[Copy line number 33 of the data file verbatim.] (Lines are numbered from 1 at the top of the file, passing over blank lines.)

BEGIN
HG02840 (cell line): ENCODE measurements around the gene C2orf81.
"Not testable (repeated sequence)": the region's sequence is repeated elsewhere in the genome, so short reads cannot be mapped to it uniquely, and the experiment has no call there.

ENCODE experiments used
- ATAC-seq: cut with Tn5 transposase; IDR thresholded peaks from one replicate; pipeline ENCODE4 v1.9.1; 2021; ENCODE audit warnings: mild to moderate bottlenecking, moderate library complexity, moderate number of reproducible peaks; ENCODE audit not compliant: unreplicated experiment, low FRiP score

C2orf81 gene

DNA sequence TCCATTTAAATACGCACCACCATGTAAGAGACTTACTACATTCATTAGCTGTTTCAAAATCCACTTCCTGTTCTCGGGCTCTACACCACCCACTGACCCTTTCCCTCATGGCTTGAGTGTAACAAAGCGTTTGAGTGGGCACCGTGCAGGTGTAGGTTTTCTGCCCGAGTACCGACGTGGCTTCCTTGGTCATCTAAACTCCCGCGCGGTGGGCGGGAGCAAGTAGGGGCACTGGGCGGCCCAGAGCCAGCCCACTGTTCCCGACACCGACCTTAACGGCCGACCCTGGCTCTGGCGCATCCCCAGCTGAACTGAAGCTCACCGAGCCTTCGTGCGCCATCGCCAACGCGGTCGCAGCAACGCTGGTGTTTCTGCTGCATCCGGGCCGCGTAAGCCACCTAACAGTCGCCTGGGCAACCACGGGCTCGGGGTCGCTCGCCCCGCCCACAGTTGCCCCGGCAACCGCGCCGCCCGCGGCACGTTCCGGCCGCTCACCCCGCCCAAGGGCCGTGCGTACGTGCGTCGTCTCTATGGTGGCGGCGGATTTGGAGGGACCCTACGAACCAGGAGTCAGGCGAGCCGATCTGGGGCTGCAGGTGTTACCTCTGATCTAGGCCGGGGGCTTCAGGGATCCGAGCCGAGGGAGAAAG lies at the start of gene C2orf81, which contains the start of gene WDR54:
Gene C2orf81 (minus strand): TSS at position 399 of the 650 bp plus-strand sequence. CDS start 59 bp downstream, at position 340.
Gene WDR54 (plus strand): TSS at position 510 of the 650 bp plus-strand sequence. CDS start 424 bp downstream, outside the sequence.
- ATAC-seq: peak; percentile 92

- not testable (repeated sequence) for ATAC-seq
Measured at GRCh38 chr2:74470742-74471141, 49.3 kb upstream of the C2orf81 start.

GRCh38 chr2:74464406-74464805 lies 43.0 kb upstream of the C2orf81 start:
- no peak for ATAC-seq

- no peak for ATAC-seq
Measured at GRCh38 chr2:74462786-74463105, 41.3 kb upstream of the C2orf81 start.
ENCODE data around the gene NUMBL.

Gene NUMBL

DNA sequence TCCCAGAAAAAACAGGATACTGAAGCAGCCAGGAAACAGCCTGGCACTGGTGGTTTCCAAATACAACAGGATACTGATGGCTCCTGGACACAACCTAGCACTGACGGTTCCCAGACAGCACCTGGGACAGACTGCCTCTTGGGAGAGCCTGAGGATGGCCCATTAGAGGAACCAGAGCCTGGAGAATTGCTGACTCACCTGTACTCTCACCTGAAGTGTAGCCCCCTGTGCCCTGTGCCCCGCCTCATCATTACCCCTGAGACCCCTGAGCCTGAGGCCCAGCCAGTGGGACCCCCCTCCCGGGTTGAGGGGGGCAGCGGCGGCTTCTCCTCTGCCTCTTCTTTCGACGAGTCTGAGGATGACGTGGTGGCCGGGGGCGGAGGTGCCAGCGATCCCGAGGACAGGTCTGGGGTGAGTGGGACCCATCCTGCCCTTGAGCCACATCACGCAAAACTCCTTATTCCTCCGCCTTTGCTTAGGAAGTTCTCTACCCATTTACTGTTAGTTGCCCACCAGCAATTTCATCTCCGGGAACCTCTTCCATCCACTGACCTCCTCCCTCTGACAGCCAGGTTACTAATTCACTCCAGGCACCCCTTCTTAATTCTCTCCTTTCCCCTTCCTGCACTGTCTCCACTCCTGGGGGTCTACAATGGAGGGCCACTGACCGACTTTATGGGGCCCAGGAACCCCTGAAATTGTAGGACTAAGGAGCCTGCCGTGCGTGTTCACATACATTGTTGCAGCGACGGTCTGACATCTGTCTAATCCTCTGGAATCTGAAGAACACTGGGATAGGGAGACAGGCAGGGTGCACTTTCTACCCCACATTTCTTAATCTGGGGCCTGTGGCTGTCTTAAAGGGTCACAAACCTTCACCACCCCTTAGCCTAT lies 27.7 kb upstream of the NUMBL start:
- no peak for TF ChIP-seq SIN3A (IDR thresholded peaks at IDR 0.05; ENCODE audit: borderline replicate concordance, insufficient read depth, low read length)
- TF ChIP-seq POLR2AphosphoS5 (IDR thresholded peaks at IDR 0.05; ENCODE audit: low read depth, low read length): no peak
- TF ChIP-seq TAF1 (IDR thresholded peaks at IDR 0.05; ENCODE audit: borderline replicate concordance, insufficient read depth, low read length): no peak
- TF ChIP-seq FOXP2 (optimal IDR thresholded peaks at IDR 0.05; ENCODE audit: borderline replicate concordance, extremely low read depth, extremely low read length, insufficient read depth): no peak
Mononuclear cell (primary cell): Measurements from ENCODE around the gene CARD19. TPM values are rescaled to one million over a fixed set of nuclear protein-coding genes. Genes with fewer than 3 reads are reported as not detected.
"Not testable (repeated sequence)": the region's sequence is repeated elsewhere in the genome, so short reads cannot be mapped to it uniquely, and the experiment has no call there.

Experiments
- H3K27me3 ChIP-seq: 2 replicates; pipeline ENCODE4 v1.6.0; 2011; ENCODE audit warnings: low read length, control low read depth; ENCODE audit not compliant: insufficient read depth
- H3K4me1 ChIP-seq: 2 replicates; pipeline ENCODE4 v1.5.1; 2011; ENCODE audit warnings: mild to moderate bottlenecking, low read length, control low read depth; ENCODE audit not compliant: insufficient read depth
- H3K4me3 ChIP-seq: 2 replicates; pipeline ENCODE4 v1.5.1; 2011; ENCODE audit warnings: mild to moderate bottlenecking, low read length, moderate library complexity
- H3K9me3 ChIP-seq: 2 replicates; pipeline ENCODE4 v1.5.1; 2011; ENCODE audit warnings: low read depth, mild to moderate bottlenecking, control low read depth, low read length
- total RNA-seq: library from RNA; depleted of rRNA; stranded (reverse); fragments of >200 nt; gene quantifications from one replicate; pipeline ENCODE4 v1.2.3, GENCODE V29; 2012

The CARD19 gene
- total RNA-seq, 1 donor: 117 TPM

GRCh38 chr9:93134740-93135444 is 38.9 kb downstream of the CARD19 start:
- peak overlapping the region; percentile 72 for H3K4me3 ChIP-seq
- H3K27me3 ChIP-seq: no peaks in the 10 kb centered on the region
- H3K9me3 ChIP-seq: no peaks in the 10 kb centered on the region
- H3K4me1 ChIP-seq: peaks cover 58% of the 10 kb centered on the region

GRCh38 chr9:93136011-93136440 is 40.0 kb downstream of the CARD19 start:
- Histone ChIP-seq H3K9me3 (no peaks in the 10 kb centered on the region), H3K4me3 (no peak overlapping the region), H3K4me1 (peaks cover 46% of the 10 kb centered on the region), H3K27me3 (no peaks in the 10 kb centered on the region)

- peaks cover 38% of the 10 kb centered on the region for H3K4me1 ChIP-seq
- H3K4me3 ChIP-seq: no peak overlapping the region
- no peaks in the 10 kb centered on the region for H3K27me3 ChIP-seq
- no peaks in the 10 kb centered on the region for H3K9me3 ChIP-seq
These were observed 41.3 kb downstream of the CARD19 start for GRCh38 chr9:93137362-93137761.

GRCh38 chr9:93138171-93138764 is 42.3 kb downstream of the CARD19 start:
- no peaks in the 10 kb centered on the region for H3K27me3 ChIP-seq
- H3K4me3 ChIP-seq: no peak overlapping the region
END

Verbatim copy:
GRCh38 chr9:93134740-93135444 is 38.9 kb downstream of the CARD19 start: